David is a professor and has been at Oregon State University since 2010. Hailing from the midwest, he has a B.S. in Aerospace Engineering from the University of Illinois, and M.S. and Ph.D. degrees in Civil Engineering from UC Berkeley. David has broad interest in coastal hydrology and hydraulics and has been conducting field and modeling work in Alaska since the early 2000s. He currently serves on the Science Panel of the North Pacific Research Board and has previously served on the Publications Committee of the American Geophysical Union. Much of David’s current work centers on predicting the past, present, and future of the hydrologic cycle in coastal Alaska. He uses a variety of modeling tools to accomplish this and partners with NASA scientists to help improve the ability of satellites to remotely monitor the water budget in Alaska and other regions. His findings have been featured on Alaska Public Radio and several of his graduate students have received fellowships to carry out this work. Current research activities include studying the variability of Alaskan climate and how this affects the uncertainty in predictions of streamflow, and also linking coastal runoff predictions with simulations of nearshore oceanography. In addition to residing in Sitka for a portion of 2017, David will be at Canterbury University in Christchurch, New Zealand, on an Erskine Fellowship. There, he will spend his time avoiding earthquakes and enjoying the southern hemisphere summer. Outside of the office, David looks for mountains to hike, run, or ski up and down. You can learn more about David’s research and teaching here.

(Sept/Oct 2017)

Kate Stafford

University of Washington School of Oceanography

Dr Kate Stafford is a Principal Oceanographer at the Applied Physics Lab and affiliate Associate Professor in the School of Oceanography at the University of Washington in Seattle.  Kate has BAs in French Literature and Biology from the University of California at Santa Cruz and degrees in Wildlife Science (MS) and Oceanography (PhD) from Oregon State University. She is one of the founding members of the Scholarly Union for Bio-Physical Arctic Research and co-chair of the Southern Ocean Research Partnership Blue and Fin Whale Acoustics project. Before going to graduate school, she lived as a Fulbright scholar for a year in Paris studying Medieval French Literature. Kate's research focuses on using passive acoustic monitoring to examine migratory movements, geographic variation and physical drivers of marine mammals, particularly large whales. She has worked all over the world from the tropics to the poles, and is fortunate enough to have seen (and recorded) blue whales in every ocean in which they occur.  Kate’s current research focuses on the changing acoustic environment of the Arctic and how changes, from sea ice declines to increasing industrial human use, may be influencing subarctic and Arctic marine mammals. Kate is an Air Force brat who was born in Tachikawa, Japan, and hasn’t stopped traveling since.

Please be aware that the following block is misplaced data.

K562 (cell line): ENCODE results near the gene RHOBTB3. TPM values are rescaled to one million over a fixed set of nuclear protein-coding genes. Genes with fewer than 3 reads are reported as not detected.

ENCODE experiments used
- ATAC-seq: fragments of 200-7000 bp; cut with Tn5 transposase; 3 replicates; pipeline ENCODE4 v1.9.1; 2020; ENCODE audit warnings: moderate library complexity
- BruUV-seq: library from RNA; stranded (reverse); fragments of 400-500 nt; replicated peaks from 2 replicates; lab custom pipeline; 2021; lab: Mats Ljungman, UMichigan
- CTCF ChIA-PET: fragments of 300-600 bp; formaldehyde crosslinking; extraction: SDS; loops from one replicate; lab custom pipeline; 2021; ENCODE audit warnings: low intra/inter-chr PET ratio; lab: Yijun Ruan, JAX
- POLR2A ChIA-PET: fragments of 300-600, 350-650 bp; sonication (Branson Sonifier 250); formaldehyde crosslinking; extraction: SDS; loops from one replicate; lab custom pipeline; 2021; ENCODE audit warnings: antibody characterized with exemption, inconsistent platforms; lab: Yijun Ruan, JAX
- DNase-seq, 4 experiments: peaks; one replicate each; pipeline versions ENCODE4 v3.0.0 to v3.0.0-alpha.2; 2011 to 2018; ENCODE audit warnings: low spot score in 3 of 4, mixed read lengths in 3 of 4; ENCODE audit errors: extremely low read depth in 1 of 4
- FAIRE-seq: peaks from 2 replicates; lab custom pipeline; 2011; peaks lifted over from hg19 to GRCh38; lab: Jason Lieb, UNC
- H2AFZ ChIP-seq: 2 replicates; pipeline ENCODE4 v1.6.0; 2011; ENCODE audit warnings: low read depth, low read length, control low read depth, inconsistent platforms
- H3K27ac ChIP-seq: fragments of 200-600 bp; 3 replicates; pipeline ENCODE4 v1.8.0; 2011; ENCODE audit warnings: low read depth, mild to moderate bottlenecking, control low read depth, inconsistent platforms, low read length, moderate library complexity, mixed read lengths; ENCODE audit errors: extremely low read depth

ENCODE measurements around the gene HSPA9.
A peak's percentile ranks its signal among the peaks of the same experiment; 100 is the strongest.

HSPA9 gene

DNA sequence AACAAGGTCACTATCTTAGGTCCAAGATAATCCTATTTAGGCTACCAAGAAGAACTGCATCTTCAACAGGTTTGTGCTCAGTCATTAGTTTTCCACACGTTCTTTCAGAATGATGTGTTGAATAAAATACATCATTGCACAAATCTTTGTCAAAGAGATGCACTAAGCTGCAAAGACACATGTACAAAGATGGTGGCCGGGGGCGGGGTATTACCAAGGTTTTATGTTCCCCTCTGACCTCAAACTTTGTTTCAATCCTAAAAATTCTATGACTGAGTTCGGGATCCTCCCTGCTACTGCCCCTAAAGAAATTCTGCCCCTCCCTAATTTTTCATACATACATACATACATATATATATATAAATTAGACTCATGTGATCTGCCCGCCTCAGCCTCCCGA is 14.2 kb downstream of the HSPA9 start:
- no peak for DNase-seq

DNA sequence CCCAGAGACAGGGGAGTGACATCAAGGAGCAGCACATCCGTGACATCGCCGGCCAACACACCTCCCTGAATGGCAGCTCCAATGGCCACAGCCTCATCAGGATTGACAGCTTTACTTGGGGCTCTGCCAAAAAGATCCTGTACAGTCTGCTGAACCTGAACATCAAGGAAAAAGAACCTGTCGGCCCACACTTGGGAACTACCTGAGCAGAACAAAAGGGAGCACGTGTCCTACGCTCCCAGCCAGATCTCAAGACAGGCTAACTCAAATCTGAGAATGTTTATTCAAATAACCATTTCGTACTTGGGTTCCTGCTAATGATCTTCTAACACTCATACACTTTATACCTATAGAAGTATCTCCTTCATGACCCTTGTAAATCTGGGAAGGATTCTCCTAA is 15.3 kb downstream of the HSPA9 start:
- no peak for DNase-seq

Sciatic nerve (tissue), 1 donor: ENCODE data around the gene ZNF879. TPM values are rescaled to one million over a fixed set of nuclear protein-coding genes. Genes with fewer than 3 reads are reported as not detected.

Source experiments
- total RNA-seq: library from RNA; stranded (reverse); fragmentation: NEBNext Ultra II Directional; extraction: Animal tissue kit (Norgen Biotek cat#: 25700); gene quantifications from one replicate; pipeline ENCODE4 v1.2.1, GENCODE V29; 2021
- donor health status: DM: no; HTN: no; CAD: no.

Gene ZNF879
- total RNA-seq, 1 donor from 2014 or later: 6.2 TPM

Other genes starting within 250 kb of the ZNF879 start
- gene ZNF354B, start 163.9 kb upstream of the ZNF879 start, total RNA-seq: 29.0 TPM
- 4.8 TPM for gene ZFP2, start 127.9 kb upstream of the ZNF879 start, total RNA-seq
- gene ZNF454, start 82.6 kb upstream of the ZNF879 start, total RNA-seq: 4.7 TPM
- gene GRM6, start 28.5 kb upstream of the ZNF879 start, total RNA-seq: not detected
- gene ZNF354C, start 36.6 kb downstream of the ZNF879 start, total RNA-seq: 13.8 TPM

(Oct/Nov 2017)

Andrew Von Duyke

North Slope Borough, Department of Wildlife Management

Andy is a wildlife biologist at the North Slope Borough Department of Wildlife Management in Barrow, Alaska. His Bachelor’s degree is from Purdue University, where he studied mechanical design & biology. Early on, Andy designed everything from medical products to toys, and he has 15 patents. Jumping at a chance to winter-over at Palmer Station, Antarctica, Andy wore many hats (e.g., carpenter, electrician, welder); but found marine science the most gratifying. After his time on the ice, Andy earned a Master’s in conservation biology from the University of Minnesota. He has worked with wolves, moose, waterbirds, and shorebirds; has taught several college courses; and mentors wildlife biology undergrads. Currently, Andy leads ice-seal and polar bear research at the NSB-DWM. His research investigates the spatial ecology of ringed-, spotted-, and bearded-seals. He also studies non-invasive genetic sampling methods for polar bears and seals; and is deeply involved in polar bear policy. Andy is a member of the ESA Polar Bear Recovery Team, the Scientific Working Group of the US-Russia Bilateral Commission, and the Polar Bear Technical Committee. He was also a US delegate to the Polar Bear Range States and US-Russia Bilateral meetings. In his free time, Andy plays guitar, dogsleds, and enjoys outdoors.

(February 2018)

William Gilly

Hopkins Marine Station, Stanford University

William F. Gilly received a BSE (Electrical Engineering, 1972) from Princeton and a Ph.D. (Physiology and Biophysics, 1978) from Washington University. He had additional training at Yale University, University of Pennsylvania and the Marine Biological Laboratory, Woods Hole. He has contributed to our basic understanding of electrical excitability in nerve and muscle cells in a wide range of organisms ranging from brittle-stars to mammals. Much of this work employed the giant axon system of the squid as an experimental model system for molecular and biophysical approaches.  Professor Gilly's current research program on squid concentrates on the behavior,  physiology and ecology of Dosidicus gigas, the jumbo or Humboldt squid. Fieldwork in the Gulf of California and off Monterey Bay employs electronic tagging and acoustic methods in order to track vertical and horizontal movements and to estimate biomass. In 2004, he served as Director and Chief Scientist of the Sea of Cortez Expedition and Education Project, an 8-week journey throughout Mexico's Sea of Cortez that retraced the legendary 1940 trip made by writer John Steinbeck and marine biologist Ed Ricketts. Gilly currently runs an engaging outreach program called Squids-4-kids that brings jumbo squid to primary school students. Find out more about his lab's research here.

(Spring 2018)